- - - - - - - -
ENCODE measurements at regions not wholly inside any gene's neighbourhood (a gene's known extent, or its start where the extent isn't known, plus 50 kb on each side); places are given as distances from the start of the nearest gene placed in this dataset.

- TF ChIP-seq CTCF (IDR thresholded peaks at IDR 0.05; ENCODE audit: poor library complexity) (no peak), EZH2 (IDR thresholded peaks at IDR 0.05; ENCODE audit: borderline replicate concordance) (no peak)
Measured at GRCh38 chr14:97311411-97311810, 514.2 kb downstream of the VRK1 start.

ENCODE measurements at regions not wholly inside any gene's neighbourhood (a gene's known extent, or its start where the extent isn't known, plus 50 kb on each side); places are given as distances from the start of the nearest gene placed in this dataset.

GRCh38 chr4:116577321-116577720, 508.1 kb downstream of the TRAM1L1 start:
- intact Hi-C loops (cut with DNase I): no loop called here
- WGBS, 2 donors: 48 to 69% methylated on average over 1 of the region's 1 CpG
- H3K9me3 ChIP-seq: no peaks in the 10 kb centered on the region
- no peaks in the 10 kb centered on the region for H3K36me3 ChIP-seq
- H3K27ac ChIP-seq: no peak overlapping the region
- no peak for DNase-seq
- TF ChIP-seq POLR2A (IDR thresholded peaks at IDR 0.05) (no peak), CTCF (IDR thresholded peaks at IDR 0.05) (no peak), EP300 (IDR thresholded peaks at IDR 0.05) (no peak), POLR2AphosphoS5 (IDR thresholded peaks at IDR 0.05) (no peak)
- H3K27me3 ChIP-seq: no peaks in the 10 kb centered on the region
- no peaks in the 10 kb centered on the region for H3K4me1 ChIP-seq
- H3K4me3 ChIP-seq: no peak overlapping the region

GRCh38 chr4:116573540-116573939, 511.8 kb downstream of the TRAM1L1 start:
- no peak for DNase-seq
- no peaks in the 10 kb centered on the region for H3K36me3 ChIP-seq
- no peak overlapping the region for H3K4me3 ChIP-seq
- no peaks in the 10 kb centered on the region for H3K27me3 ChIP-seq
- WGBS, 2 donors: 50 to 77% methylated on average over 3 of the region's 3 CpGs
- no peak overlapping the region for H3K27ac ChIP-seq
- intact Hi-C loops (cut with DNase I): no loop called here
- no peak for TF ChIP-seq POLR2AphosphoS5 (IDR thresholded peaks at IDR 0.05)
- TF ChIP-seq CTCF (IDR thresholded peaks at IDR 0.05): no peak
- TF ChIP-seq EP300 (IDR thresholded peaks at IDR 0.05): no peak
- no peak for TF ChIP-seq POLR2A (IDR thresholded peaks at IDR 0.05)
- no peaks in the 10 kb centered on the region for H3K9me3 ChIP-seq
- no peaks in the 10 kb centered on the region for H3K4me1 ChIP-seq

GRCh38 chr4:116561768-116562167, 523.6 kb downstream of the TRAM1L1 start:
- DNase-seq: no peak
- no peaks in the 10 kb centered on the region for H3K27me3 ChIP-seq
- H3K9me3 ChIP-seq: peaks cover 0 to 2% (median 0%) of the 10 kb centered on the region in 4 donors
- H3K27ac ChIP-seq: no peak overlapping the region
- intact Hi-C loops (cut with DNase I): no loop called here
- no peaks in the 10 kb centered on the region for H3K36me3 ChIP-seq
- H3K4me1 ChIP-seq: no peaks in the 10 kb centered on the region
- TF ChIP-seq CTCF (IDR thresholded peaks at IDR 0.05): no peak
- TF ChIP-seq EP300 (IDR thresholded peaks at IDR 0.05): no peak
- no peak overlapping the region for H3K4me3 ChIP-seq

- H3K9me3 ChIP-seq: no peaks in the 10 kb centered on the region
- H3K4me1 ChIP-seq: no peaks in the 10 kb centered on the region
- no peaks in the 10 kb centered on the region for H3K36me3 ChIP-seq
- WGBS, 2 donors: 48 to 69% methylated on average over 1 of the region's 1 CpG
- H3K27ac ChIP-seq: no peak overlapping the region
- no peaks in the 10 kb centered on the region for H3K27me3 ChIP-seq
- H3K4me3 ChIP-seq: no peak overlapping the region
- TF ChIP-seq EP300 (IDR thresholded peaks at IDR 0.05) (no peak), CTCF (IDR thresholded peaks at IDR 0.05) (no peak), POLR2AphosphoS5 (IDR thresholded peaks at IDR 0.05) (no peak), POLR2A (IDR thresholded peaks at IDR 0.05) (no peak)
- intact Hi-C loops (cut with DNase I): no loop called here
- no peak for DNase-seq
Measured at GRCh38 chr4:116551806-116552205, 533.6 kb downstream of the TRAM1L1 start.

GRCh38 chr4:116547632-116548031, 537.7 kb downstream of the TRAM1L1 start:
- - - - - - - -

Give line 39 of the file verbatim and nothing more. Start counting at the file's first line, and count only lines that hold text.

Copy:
- TF ChIP-seq EP300 (IDR thresholded peaks at IDR 0.05): no peak